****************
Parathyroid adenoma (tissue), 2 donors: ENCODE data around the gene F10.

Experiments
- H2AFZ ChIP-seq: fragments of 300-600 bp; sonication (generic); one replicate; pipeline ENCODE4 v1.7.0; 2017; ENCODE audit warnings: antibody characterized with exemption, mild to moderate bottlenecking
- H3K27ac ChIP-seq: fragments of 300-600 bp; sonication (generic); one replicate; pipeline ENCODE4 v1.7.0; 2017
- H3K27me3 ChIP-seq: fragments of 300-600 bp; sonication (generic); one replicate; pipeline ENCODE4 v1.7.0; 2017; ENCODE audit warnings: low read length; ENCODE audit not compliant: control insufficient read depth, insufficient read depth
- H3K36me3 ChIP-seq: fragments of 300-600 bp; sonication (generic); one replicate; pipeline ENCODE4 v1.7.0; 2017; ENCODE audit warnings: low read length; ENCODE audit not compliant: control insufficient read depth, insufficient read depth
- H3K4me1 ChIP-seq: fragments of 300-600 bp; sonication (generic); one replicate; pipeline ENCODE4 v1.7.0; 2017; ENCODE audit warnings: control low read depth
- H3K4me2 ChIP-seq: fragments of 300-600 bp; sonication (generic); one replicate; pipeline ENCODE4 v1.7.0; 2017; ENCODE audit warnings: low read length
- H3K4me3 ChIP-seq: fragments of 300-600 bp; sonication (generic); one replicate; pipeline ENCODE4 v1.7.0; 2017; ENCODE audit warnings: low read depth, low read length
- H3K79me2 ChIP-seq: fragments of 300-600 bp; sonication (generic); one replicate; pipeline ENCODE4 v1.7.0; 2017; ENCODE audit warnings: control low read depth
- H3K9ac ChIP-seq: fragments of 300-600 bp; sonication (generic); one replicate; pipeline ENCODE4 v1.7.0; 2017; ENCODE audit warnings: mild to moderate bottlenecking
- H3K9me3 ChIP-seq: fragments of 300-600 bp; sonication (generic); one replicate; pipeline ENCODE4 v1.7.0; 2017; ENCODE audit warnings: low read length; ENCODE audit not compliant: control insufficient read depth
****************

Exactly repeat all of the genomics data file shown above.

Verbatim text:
Parathyroid adenoma (tissue), 2 donors: ENCODE data around the gene F10.

Experiments
- H2AFZ ChIP-seq: fragments of 300-600 bp; sonication (generic); one replicate; pipeline ENCODE4 v1.7.0; 2017; ENCODE audit warnings: antibody characterized with exemption, mild to moderate bottlenecking
- H3K27ac ChIP-seq: fragments of 300-600 bp; sonication (generic); one replicate; pipeline ENCODE4 v1.7.0; 2017
- H3K27me3 ChIP-seq: fragments of 300-600 bp; sonication (generic); one replicate; pipeline ENCODE4 v1.7.0; 2017; ENCODE audit warnings: low read length; ENCODE audit not compliant: control insufficient read depth, insufficient read depth
- H3K36me3 ChIP-seq: fragments of 300-600 bp; sonication (generic); one replicate; pipeline ENCODE4 v1.7.0; 2017; ENCODE audit warnings: low read length; ENCODE audit not compliant: control insufficient read depth, insufficient read depth
- H3K4me1 ChIP-seq: fragments of 300-600 bp; sonication (generic); one replicate; pipeline ENCODE4 v1.7.0; 2017; ENCODE audit warnings: control low read depth
- H3K4me2 ChIP-seq: fragments of 300-600 bp; sonication (generic); one replicate; pipeline ENCODE4 v1.7.0; 2017; ENCODE audit warnings: low read length
- H3K4me3 ChIP-seq: fragments of 300-600 bp; sonication (generic); one replicate; pipeline ENCODE4 v1.7.0; 2017; ENCODE audit warnings: low read depth, low read length
- H3K79me2 ChIP-seq: fragments of 300-600 bp; sonication (generic); one replicate; pipeline ENCODE4 v1.7.0; 2017; ENCODE audit warnings: control low read depth
- H3K9ac ChIP-seq: fragments of 300-600 bp; sonication (generic); one replicate; pipeline ENCODE4 v1.7.0; 2017; ENCODE audit warnings: mild to moderate bottlenecking
- H3K9me3 ChIP-seq: fragments of 300-600 bp; sonication (generic); one replicate; pipeline ENCODE4 v1.7.0; 2017; ENCODE audit warnings: low read length; ENCODE audit not compliant: control insufficient read depth